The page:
You’re here because you want to monitor employees working from home, right?
Well, you’ve come to the right place 😎
Let’s jump right in!
Table of Contents
- How to Monitor Employees Working from Home
- Why Monitor Employee Workload? Here are 4 Good Reasons
- Work From Home Monitoring Tools
How to Monitor Employees Working from Home
So how do employers monitor employees working from home? Here are 7 good ways.
1. Track employee email activity.
Did you know that the modern professional spends 28-50% of their workday in their email inbox? That’s a lot of time spent emailing.
But just knowing that they are spending time in their email inbox isn’t enough for managers. You need to know what’s actually happening during that time.
Who are they emailing? How many emails did they send and receive today? How quickly do they respond to new leads or customers?
Email is a solid telltale of the amount of work someone is handling at any given time. The more emails someone is sending and receiving, the busier they likely are.
If you want to visualize your employees’ email activity, you’ll need EmailAnalytics.
EmailAnalytics syncs with your employees’ email accounts so you can see how many emails they’re sending and receiving, who their top senders and recipients are, their busiest times of day and days of the week, average email response times, and much more.
It lets you quickly see who on your team is busiest, who isn’t pulling their weight, and how you might re-balance workloads to optimize productivity and efficiency on your team.
This is my favorite method for how to monitor staff working from home.
With EmailAnalytics, you’ll get a daily or weekly email report that shows you each of your team member’s email activity for the previous day or week, which means you can monitor workloads and email activity without even needing to leave your inbox.
And the best part? Your employees don’t have to do anything different at all. EmailAnalytics tracks their activity silently and completely in the background.
So your team can just continue working as they normally do, and you get all the insight into that activity you need to manage your team effectively.
- EmailAnalytics (the one and only!) 😎
2. Implement time tracking software.
Your next option is using some kind of employee productivity tracking tool to keep tabs on how your employees are spending time throughout the day.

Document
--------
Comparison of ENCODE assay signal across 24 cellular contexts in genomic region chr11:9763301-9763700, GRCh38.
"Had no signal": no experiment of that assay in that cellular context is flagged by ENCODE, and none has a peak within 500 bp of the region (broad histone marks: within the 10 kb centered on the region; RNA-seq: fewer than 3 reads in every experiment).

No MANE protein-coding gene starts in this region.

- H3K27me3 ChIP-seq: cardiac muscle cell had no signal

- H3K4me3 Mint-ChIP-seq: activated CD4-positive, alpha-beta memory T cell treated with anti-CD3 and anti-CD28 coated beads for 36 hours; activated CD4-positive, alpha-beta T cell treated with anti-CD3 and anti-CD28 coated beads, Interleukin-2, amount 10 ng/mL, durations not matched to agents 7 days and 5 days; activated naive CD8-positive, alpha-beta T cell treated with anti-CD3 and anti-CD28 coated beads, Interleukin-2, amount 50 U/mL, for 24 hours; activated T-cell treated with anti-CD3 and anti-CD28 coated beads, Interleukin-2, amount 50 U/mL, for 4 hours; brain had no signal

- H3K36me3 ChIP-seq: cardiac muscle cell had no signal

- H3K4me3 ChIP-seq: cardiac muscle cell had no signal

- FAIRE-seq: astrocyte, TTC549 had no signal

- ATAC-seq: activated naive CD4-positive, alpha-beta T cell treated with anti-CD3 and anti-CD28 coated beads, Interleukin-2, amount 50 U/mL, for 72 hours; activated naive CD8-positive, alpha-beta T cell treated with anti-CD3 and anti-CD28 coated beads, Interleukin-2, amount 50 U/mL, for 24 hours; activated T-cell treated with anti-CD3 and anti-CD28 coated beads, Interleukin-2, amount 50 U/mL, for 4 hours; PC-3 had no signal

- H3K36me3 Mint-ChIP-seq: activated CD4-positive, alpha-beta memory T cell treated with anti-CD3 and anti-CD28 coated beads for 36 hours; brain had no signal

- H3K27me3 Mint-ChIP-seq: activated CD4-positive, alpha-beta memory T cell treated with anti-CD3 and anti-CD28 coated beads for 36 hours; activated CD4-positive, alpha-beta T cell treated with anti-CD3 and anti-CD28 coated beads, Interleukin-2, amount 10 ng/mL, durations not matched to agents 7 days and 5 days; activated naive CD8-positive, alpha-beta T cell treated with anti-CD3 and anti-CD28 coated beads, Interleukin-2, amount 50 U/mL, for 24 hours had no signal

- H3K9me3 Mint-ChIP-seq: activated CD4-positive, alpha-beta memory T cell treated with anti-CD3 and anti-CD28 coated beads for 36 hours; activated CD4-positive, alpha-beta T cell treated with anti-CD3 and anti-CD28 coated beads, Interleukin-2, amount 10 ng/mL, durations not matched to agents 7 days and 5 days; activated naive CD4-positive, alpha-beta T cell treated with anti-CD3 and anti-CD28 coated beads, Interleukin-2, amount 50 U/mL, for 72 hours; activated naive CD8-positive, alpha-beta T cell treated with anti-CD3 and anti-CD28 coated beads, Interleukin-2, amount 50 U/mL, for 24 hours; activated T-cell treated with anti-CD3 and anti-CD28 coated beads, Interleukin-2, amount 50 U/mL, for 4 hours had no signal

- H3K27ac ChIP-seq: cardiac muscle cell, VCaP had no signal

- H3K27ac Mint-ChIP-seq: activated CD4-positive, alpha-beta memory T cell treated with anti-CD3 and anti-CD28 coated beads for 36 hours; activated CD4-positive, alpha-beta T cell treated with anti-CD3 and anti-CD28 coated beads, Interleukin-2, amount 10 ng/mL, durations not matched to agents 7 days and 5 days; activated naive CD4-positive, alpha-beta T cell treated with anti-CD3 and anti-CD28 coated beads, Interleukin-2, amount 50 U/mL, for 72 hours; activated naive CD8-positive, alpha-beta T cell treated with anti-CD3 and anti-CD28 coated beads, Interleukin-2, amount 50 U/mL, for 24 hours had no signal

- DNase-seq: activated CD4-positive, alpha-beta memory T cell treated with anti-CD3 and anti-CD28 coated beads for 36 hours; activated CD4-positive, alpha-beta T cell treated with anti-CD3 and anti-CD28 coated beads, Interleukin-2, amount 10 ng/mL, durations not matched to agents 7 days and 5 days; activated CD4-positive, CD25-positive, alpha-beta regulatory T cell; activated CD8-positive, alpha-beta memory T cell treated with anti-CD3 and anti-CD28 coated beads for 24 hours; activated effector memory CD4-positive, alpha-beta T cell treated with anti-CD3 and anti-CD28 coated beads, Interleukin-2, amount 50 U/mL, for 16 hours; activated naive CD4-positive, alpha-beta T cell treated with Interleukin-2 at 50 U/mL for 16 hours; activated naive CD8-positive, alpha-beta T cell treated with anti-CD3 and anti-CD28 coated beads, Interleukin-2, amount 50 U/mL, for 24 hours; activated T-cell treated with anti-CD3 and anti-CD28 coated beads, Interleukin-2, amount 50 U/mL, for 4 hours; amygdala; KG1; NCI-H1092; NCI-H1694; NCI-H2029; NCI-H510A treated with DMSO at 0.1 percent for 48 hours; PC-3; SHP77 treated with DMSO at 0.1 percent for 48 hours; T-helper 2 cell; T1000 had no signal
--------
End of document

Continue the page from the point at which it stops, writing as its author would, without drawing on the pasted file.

These tools usually encourage your employees to start and stop a built-in timer, as appropriate, whenever they begin a new task.
Depending on how you manage this implementation, you could mandate that employees track all their work throughout the day, or only use it for certain types of projects.
Either way, you’ll be able to log in and see how your employees are using their time, evaluating which of your employees are busiest with productive work and which ones have time to fill.
This method has some weaknesses, however; for example, time tracking isn’t ideal for keeping track of things like phone calls and impromptu meetings, and there’s always the chance your employees are fabricating their time usage.
Be sure to check out our list of the best time tracking apps here for more work from home monitoring options.
3. Use a project / task management app.
Project and task management apps come in many different varieties, but they all have the same purpose: helping your business manage, organize, and assign tasks related to various projects.
When you get a new project, a project manager or supervisor will create it in the app, at which point they can assign employees to work on that project.
At any point, you can log in and see which employees are assigned to which projects, and if any employees need more tasks to fill their day.
These apps aren’t ideal as an all-in-one employee workload monitoring tool because they leave so many unanswered questions. For example, they don’t typically address employee tasks not relevant to a particular project (like, say, organizing their email inbox).
And different projects may come with different levels of responsibility or time commitment, making them hard to quantify.
4. Create task lists.